World coal and natural gas consumption and production
Natural gas accounted for nearly 23.7 percent of global primary energy consumption in 2011, down slightly from 23.8 percent in 2010. Consumption increased most significantly in East Asia, led by China (21.5 percent) and Japan (11.6 percent).
Natural gas production increased at a higher rate than consumption--3.1 percent--reaching 2.96 billion tons of oil equivalent in 2011. The United States and Russia accounted for nearly 40 percent of the world's output in 2011, contributing 20 percent and 18.5 percent, respectively, followed by Canada, Iran, and Qatar at 4-5 percent each.
Continued strong growth in the global coal and natural gas sectors depends on numerous factors. Demand for coal could stagnate with the introduction of new technologies in the power sector, or with the adoption of policies to reduce the environmental and health impacts of coal combustion. Increasing global concern about greenhouse gas emissions and climate change could lead to a greater transition from coal to natural gas.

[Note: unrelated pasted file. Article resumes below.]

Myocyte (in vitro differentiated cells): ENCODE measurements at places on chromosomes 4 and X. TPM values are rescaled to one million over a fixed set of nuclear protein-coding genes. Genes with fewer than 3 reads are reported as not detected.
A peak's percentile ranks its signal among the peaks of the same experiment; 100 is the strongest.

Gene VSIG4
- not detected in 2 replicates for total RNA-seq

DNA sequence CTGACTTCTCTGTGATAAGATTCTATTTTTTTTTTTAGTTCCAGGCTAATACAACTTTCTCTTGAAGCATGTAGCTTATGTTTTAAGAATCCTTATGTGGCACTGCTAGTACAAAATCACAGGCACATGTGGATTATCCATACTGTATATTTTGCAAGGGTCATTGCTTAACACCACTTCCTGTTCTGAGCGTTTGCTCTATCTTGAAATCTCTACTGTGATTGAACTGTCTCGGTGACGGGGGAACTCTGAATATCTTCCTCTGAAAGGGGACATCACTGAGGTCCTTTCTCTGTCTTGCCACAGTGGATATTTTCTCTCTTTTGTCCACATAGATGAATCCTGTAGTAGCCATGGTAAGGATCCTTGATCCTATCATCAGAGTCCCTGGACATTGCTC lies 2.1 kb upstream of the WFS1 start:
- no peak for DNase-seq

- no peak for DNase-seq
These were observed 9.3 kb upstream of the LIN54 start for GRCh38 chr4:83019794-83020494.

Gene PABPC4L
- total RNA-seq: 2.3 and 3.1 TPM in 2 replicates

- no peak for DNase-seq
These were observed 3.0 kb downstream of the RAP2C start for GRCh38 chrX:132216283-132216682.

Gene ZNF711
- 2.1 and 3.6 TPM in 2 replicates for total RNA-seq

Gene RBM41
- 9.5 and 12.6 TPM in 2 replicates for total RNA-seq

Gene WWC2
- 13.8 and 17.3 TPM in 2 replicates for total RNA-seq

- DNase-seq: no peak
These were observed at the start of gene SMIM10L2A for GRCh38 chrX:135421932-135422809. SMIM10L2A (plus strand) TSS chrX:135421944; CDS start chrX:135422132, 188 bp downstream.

Other factors that could change the equation include rising environmental and other concerns about hydraulic fracturing (or "fracking") and the possibility that cheap natural gas might undermine growth in renewable energy.
Further highlights from the report:
- Over the period 2001-11, China accounted for 80 percent of the global increase in coal demand. China alone accounted for 49.5 percent of global coal production in 2011.
- U.S. coal exports are growing at a rate not seen since the 1979-81 export boom, and 2012 exports are projected to be more than double those in 2009, according to data as of August 2012.
- The greatest growth in natural gas production in 2011 occurred in Yemen (51.3 percent), Iraq (42.0 percent), Turkmenistan (40.6 percent), and Qatar (25.8 percent).
Liquefied natural gas's share of the total natural gas trade grew to 32.2 percent in 2011, up from 30 percent in 2010.